See Some of the First WeTransfer-Funded Films—And Learn How Yours Can Be Next
WeTransfer is commissioning films now. Here’s how it works from the company and the filmmakers.
There’s an idea in the business community that has almost become a mantra in recent years: every company is a media company. This essentially means that traditional brands need to be producing content—from social media to movies—to grab audience attention. Sometimes this seems extreme. Do we really need a Doritos-branded TV series?
Sometimes, however, this relationship between brands and media creation makes perfect sense, and it can be mutually beneficial for the companies and for independent filmmakers looking to get their work funded and seen. Take WeTransfer, for example. According to the company’s VP of content, Rob Alderson, 75% of its 40 million monthly active identify as “creatives.”
In recognition of this, Alderson and his content team are tasked with “telling unexpected stories about creative minds, to help spark people’s creative ideas.” Thus, the team is actively looking for creative projects to support and showcase on its WePresent platform, including films. So far, they’ve worked on a documentary about Baltimore with FKA twigs and Nick Walker (above), and an exploration of how Bjork and Jesse Kanda collaborate. They’ve also recently commissioned their first animations, and worked with Seed & Spark to offer grants to filmmakers as part of its 100 Days of Optimism crowdfunding rally.
The longest project WePresent has supported is Marisa Aveling and Sean Mattison’s 17-minute documentary, Mr. Wash. Of the story on a former inmate and self-taught painter who created hundreds of paintings in prison, Alderson said, “We all fell in love with the story immediately and felt honored to help get it out in the world.” Watch the film before and then read our Q&A with the filmmakers about creating the project and working with WeTransfer.
No Film School: How did your relationship with WeTransfer come about and at what point did they get involved with Mr. Wash?
Marisa Aveling & Sean Mattison: We were aware of WeTransfer’s interest in the visual arts and in promoting creativity/social justice issues so they ended up being a natural partner for the film. They had also recently established a presence in Los Angeles, and since our story is set in LA, there were certain synergies between the story we were trying to tell and the communities they were trying to support.
NFS: Did you have any particular challenges pitching or selling this film because it focuses on a specific social issue, or did that help you?
Aveling & Mattison: We initially approached various online media outlets about the film with limited success. Many companies that are funding short form documentaries of this kind already have their production calendar in place for months or even years in advance, or they are looking for a specific type of story that diverges from what they’ve done in the past, so both of these factors can be a barrier to entry in terms of pitching an idea.
The prison system and criminal justice reform have become a larger part of the national debate in recent years, but we don’t necessarily feel like this made the project any more or less likely to be supported. The differentiating factors here were Wash’s charisma, his faith, and his commitment to making art.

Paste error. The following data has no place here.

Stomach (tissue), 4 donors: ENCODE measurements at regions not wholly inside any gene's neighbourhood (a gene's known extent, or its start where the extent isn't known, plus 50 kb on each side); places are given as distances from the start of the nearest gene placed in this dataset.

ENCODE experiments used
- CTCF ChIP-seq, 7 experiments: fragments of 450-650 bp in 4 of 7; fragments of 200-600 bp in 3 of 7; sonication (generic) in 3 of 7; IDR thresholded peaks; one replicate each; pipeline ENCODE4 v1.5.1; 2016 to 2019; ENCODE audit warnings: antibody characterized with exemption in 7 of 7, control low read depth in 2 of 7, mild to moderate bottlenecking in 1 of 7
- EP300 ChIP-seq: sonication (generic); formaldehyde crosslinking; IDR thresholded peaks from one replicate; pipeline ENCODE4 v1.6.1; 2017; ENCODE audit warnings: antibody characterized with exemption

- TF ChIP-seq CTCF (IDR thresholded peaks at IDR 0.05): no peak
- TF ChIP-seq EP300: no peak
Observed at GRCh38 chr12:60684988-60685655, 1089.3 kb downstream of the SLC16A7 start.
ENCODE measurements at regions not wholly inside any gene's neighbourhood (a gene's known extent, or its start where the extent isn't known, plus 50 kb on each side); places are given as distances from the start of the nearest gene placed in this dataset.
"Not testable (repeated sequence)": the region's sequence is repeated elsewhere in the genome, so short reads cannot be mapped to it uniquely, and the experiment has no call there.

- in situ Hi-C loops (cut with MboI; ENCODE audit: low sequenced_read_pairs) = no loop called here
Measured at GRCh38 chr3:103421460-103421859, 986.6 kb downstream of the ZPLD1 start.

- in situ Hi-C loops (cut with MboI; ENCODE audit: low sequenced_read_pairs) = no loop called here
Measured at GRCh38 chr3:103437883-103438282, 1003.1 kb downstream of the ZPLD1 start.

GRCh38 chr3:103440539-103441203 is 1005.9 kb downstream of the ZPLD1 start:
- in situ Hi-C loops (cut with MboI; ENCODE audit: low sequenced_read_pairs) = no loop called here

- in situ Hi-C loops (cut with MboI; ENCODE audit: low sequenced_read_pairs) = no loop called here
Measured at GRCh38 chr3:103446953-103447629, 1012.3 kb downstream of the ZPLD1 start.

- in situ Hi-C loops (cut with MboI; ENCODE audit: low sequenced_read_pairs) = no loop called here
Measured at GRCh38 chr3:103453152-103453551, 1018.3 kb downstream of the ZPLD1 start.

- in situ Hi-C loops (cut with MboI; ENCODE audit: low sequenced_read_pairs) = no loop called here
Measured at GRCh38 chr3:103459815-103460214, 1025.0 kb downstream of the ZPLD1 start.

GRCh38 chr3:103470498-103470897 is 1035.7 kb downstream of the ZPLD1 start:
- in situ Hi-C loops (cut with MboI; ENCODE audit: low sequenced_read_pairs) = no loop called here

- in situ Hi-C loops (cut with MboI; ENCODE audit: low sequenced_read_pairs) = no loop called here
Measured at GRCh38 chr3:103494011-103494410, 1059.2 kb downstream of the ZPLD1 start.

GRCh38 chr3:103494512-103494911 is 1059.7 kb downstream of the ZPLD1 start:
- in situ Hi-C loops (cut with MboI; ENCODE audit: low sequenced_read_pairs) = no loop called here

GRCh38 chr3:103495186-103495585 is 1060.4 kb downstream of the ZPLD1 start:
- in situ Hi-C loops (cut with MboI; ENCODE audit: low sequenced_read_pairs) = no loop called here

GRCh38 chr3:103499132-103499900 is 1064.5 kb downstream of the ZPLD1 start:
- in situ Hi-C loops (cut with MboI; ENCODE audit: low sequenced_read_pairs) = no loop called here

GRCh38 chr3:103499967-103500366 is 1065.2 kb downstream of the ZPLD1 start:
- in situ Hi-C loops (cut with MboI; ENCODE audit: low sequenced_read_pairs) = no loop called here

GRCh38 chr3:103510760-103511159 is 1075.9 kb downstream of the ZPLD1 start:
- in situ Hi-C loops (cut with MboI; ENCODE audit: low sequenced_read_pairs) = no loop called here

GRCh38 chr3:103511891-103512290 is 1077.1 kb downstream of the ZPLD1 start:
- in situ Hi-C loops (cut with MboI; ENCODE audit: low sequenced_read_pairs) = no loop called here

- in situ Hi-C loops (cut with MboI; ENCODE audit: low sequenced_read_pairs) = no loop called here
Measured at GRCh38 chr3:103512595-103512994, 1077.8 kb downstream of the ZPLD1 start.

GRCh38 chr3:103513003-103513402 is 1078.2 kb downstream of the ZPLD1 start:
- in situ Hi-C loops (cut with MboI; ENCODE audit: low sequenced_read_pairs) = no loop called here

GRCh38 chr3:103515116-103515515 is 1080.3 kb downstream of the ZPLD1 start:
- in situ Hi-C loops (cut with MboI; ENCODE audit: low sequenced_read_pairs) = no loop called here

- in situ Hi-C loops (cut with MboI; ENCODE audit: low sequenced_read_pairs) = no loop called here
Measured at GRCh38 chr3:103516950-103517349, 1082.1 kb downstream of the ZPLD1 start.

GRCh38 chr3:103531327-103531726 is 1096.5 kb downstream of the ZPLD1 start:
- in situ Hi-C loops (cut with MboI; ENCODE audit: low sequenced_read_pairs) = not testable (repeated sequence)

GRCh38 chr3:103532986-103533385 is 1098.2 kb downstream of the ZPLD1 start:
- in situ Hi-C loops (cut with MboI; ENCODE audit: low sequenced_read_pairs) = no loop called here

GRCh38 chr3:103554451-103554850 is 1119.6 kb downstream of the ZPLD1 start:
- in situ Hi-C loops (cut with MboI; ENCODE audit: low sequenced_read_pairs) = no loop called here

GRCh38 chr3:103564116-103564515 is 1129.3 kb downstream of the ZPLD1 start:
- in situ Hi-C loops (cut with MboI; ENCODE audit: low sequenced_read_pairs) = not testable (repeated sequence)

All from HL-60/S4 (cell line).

“Don’t let a ‘no’ discourage you from telling a story that you feel is important to tell.”
NFS: There are several films out about the US prison system. How did you differentiate yours, and how did you decide on that approach?
Aveling & Mattison: There have been a number of phenomenal films about the prison system that have come out recently: 13th and Time: The Kalief Browder Story stand out in particular. Our approach to this film was not to focus so much on Wash’s time in prison but to gain an understanding of his vision as an artist and expose the ripple effect that incarceration has on a prisoner’s family and friends. We did not rely on any interviews for this film, but instead used Wash’s inner monologue to punctuate scenes of him becoming reacquainted with his loved ones and reflecting on his past.
NFS: The visuals really look beautiful. What did you shoot with, and why?
Aveling & Mattison: We shot the film on the RED Epic with Cooke Anamorphic lenses, with the exception of a few pick-up shots on the Canon C300 Mark II / Sony A7S II. We made the decision to go with this camera package due to its availability (our AC owned it) and our desire to shoot in the anamorphic aspect ratio, which is not as common on documentaries of this nature.
The characteristics of the Cooke lenses gave us a certain texture and bokeh that was very unique and really pushed the visual style of the film in the right direction from our and our DP Sam Ellison’s perspective.
NFS: What advice do you have for other short doc-makers seeking funding and/or distribution for their films?
Aveling & Mattison: Knock on as many doors as possible. Don’t let a ‘no’ discourage you from telling a story that you feel is important to tell.
Do you think you have a project that’s right for WePresent? Alderson emphasizes that “We’re looking for the unusual and unexpected, stories that feature creative thinking but push the boundaries of what that means. We’re also drawn to stories that show how creativity can be a force for good.” If your film fits the bill, email your pitch or proposal to email@example.com.